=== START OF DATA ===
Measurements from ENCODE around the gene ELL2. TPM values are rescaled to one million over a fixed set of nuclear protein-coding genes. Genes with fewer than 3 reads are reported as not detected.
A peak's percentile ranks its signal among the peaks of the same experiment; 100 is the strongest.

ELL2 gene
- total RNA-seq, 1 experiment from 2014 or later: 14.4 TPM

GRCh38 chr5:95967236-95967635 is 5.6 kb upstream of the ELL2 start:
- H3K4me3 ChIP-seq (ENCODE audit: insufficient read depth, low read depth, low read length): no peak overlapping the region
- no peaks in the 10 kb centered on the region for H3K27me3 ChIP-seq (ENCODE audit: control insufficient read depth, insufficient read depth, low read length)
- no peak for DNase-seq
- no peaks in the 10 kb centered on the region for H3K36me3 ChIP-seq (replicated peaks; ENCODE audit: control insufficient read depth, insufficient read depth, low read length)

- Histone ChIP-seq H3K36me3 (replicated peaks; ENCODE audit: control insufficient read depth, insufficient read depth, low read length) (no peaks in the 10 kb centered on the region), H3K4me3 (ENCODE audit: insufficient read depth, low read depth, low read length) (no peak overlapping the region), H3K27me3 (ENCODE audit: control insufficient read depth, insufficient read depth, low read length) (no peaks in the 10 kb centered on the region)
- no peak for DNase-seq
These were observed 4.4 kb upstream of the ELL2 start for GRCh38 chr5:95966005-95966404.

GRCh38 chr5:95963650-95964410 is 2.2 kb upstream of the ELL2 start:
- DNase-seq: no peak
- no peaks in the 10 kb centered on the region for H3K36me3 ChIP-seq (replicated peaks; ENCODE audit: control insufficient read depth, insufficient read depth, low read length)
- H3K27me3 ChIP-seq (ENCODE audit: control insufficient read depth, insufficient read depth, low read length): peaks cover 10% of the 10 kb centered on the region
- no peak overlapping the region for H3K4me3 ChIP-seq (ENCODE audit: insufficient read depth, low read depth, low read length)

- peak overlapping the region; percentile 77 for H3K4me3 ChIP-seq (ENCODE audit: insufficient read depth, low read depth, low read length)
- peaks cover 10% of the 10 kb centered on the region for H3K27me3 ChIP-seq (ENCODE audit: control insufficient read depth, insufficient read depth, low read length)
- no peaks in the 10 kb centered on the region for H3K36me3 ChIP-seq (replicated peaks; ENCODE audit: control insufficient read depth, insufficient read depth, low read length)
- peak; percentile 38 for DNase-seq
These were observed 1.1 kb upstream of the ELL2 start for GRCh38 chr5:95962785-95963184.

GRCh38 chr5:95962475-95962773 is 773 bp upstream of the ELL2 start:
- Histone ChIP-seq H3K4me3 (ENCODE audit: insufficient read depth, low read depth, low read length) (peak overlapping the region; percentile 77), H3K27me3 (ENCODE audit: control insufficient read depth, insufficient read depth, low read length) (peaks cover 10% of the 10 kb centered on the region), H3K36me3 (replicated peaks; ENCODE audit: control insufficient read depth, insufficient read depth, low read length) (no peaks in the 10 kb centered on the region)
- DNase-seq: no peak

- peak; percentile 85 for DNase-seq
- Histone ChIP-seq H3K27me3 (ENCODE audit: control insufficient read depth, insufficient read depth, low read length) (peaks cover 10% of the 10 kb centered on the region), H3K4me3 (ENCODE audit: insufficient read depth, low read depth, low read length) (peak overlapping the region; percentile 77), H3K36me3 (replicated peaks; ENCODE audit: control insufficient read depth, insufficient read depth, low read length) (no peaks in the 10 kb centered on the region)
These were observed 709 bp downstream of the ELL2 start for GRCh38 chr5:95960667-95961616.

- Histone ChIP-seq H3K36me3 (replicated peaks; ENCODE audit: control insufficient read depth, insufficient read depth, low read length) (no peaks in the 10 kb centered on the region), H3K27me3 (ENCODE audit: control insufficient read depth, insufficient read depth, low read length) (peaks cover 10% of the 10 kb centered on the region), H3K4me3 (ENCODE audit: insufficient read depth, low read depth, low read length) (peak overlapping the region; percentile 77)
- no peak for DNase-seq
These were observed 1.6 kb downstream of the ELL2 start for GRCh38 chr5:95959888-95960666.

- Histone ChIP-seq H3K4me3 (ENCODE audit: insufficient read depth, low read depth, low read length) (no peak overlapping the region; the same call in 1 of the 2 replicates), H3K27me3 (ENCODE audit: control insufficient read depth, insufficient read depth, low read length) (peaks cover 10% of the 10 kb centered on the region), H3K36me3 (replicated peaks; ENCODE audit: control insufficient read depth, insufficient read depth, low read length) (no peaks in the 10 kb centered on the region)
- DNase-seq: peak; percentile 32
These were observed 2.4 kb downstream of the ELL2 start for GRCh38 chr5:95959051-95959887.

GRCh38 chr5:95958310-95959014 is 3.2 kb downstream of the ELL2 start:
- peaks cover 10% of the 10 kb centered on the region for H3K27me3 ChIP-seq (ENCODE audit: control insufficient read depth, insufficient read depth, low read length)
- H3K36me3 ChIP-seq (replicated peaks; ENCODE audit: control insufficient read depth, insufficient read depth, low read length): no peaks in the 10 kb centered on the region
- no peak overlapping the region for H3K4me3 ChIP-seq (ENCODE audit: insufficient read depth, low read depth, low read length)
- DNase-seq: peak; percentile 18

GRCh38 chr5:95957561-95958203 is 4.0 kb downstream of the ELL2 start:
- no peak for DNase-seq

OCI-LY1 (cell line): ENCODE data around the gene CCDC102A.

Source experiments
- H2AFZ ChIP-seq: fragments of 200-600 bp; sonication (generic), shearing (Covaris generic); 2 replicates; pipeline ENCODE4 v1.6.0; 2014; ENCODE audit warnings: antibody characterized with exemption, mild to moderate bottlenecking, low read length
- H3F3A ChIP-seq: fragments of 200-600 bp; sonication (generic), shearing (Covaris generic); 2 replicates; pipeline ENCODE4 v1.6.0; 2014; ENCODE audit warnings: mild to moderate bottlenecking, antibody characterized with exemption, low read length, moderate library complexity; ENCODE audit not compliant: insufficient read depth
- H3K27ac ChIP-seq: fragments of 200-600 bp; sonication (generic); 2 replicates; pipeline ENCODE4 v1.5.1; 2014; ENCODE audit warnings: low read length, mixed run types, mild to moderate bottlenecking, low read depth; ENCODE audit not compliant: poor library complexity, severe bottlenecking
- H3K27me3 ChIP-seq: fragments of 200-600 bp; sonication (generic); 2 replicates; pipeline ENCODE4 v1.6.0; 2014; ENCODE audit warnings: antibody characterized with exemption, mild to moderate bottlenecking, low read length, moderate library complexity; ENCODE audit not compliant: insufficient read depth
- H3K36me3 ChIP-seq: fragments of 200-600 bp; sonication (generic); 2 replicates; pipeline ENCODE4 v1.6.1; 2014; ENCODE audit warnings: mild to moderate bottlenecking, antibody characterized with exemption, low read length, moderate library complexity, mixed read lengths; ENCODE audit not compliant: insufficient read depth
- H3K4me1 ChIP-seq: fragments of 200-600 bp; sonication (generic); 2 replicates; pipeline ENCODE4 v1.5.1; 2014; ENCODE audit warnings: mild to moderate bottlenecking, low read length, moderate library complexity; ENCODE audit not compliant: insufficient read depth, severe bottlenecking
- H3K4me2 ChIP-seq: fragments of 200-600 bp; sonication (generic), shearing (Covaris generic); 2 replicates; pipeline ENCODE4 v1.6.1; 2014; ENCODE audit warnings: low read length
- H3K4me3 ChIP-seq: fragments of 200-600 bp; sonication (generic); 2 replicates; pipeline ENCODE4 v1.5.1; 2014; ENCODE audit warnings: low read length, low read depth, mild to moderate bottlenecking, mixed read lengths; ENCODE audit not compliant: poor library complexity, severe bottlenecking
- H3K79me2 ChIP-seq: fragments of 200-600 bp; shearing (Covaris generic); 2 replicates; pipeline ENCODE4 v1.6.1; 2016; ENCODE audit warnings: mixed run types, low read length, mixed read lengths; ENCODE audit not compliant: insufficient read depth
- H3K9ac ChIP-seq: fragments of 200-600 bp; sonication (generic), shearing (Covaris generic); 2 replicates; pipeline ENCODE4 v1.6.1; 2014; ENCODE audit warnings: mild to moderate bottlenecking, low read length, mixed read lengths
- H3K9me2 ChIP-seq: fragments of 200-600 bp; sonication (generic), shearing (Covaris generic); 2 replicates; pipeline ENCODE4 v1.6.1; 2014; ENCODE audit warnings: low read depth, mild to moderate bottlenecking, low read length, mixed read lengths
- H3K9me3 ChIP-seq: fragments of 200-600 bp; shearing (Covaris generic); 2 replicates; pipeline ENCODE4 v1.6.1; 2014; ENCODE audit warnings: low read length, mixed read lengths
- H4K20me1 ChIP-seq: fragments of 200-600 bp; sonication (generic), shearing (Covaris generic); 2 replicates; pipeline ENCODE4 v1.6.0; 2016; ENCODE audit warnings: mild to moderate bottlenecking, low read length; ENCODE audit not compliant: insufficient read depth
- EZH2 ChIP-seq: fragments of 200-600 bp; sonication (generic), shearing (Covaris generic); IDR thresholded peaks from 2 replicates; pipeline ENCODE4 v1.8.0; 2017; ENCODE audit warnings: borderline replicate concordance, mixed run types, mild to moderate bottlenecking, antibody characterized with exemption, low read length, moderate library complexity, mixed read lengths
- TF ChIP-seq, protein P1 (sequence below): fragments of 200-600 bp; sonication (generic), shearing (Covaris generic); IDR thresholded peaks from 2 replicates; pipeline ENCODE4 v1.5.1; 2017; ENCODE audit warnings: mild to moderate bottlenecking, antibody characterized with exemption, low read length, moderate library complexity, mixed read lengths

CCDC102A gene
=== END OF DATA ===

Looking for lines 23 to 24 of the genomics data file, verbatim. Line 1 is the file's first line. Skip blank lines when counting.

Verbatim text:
GRCh38 chr5:95962475-95962773 is 773 bp upstream of the ELL2 start:
- Histone ChIP-seq H3K4me3 (ENCODE audit: insufficient read depth, low read depth, low read length) (peak overlapping the region; percentile 77), H3K27me3 (ENCODE audit: control insufficient read depth, insufficient read depth, low read length) (peaks cover 10% of the 10 kb centered on the region), H3K36me3 (replicated peaks; ENCODE audit: control insufficient read depth, insufficient read depth, low read length) (no peaks in the 10 kb centered on the region)